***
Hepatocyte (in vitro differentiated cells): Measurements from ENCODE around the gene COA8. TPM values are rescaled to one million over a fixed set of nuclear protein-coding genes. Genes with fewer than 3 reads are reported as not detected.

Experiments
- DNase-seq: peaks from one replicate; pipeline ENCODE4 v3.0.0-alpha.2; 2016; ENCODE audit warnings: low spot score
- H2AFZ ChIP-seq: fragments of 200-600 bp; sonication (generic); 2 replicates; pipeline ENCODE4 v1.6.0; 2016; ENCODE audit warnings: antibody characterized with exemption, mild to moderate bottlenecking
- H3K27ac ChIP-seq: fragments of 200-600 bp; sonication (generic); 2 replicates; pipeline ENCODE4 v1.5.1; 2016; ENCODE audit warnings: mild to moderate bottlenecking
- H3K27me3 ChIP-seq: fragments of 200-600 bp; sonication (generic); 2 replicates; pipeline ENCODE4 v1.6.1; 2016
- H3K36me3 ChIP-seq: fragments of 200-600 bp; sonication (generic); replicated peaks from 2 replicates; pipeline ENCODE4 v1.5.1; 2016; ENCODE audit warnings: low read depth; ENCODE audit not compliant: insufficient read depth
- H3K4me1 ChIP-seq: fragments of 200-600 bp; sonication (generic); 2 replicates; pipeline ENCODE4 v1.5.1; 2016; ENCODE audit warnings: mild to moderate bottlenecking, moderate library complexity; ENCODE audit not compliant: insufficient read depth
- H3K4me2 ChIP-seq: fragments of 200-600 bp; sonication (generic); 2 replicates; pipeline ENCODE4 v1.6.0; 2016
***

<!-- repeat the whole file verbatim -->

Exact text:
Hepatocyte (in vitro differentiated cells): Measurements from ENCODE around the gene COA8. TPM values are rescaled to one million over a fixed set of nuclear protein-coding genes. Genes with fewer than 3 reads are reported as not detected.

Experiments
- DNase-seq: peaks from one replicate; pipeline ENCODE4 v3.0.0-alpha.2; 2016; ENCODE audit warnings: low spot score
- H2AFZ ChIP-seq: fragments of 200-600 bp; sonication (generic); 2 replicates; pipeline ENCODE4 v1.6.0; 2016; ENCODE audit warnings: antibody characterized with exemption, mild to moderate bottlenecking
- H3K27ac ChIP-seq: fragments of 200-600 bp; sonication (generic); 2 replicates; pipeline ENCODE4 v1.5.1; 2016; ENCODE audit warnings: mild to moderate bottlenecking
- H3K27me3 ChIP-seq: fragments of 200-600 bp; sonication (generic); 2 replicates; pipeline ENCODE4 v1.6.1; 2016
- H3K36me3 ChIP-seq: fragments of 200-600 bp; sonication (generic); replicated peaks from 2 replicates; pipeline ENCODE4 v1.5.1; 2016; ENCODE audit warnings: low read depth; ENCODE audit not compliant: insufficient read depth
- H3K4me1 ChIP-seq: fragments of 200-600 bp; sonication (generic); 2 replicates; pipeline ENCODE4 v1.5.1; 2016; ENCODE audit warnings: mild to moderate bottlenecking, moderate library complexity; ENCODE audit not compliant: insufficient read depth
- H3K4me2 ChIP-seq: fragments of 200-600 bp; sonication (generic); 2 replicates; pipeline ENCODE4 v1.6.0; 2016